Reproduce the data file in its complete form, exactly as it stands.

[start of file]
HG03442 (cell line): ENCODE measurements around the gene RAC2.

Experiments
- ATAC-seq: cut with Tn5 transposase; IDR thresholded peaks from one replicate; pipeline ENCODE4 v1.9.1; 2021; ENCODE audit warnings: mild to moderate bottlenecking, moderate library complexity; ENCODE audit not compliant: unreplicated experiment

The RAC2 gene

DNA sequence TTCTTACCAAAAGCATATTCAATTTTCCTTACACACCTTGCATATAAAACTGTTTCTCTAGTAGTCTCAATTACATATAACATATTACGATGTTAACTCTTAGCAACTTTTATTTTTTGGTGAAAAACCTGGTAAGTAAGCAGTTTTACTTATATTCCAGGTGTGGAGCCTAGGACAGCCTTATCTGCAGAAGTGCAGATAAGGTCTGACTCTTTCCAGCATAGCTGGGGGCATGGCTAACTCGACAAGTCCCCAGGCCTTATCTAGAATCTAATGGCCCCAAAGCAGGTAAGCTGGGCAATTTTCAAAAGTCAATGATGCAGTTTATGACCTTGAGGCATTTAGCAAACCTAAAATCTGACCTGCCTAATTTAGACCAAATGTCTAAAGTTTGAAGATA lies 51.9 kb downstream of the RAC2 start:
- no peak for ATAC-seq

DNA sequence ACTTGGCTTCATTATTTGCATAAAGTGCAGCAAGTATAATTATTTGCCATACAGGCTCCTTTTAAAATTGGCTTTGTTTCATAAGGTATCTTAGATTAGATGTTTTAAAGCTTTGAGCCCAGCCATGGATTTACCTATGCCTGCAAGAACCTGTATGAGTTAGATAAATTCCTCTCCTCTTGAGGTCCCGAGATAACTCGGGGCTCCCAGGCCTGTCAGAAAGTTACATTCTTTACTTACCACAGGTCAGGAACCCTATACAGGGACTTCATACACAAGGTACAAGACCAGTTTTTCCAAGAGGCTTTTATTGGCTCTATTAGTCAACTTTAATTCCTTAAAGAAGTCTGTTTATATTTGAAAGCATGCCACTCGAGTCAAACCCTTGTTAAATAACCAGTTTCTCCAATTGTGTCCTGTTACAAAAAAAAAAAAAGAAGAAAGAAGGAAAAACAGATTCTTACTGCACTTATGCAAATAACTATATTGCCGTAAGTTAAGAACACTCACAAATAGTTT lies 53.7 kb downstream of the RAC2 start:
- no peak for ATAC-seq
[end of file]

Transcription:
HG03442 (cell line): ENCODE measurements around the gene RAC2.

Experiments
- ATAC-seq: cut with Tn5 transposase; IDR thresholded peaks from one replicate; pipeline ENCODE4 v1.9.1; 2021; ENCODE audit warnings: mild to moderate bottlenecking, moderate library complexity; ENCODE audit not compliant: unreplicated experiment

The RAC2 gene

DNA sequence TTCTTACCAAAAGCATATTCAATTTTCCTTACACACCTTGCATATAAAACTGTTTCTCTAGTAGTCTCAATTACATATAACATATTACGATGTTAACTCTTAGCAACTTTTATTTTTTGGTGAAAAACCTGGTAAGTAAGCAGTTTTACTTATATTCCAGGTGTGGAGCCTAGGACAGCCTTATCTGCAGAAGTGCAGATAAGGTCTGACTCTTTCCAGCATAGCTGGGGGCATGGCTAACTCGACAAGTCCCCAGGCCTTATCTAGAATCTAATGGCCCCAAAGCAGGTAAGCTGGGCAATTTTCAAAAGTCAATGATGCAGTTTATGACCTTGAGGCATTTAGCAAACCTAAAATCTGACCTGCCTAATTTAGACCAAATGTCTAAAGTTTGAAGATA lies 51.9 kb downstream of the RAC2 start:
- no peak for ATAC-seq

DNA sequence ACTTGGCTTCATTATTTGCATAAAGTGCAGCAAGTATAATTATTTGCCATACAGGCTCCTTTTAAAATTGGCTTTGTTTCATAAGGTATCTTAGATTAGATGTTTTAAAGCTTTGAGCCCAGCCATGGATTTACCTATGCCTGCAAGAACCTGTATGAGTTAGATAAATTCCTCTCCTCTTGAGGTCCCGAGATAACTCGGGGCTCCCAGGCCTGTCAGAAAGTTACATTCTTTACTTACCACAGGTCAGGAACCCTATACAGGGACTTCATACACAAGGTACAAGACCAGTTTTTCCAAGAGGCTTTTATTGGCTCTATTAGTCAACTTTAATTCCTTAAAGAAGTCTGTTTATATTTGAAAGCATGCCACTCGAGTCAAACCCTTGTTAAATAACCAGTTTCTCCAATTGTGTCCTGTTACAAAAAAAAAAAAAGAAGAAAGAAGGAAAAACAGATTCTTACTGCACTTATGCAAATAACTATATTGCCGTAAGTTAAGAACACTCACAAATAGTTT lies 53.7 kb downstream of the RAC2 start:
- no peak for ATAC-seq